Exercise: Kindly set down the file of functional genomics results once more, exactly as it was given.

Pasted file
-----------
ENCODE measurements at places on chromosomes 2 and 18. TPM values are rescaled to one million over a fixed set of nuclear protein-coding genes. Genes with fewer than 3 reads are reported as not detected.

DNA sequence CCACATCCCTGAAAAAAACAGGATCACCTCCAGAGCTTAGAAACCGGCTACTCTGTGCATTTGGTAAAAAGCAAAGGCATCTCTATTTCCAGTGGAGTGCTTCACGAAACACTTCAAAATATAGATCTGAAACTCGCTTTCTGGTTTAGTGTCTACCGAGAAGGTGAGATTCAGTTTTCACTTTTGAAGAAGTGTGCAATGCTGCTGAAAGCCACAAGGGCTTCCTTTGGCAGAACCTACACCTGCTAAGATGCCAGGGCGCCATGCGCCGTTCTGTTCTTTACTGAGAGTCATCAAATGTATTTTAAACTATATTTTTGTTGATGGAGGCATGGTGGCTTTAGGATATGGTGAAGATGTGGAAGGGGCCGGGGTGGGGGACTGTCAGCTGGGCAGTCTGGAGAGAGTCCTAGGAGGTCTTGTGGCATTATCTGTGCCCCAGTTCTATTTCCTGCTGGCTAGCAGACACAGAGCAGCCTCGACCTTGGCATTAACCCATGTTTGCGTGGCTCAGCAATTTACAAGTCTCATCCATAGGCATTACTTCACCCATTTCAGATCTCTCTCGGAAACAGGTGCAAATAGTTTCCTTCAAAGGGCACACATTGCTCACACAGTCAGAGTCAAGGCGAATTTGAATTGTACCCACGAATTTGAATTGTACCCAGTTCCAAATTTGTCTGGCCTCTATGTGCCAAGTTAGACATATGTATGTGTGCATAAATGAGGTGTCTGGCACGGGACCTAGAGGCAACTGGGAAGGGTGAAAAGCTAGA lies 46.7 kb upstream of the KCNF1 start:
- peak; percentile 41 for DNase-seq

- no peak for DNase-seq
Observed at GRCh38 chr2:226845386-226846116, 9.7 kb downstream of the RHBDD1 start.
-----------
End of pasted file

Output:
ENCODE measurements at places on chromosomes 2 and 18. TPM values are rescaled to one million over a fixed set of nuclear protein-coding genes. Genes with fewer than 3 reads are reported as not detected.

DNA sequence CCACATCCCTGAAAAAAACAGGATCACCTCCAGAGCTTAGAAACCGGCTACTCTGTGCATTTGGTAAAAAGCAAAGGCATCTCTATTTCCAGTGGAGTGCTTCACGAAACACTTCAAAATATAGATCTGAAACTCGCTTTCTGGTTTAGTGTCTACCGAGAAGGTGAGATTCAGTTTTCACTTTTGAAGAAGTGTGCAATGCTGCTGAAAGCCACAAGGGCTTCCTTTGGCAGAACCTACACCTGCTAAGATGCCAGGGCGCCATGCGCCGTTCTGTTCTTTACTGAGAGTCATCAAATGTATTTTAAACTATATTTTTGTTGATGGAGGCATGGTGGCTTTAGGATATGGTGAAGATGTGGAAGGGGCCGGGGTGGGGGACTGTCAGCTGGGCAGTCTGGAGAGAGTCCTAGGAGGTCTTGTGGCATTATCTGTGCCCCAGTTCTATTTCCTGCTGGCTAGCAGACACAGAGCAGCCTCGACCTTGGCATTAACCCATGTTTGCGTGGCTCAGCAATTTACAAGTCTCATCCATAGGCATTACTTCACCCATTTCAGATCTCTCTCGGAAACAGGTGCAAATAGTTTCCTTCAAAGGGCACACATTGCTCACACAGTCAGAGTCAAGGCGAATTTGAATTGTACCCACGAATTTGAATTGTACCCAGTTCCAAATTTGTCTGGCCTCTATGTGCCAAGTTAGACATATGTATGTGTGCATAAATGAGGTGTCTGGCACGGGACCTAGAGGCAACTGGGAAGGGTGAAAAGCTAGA lies 46.7 kb upstream of the KCNF1 start:
- peak; percentile 41 for DNase-seq

- no peak for DNase-seq
Observed at GRCh38 chr2:226845386-226846116, 9.7 kb downstream of the RHBDD1 start.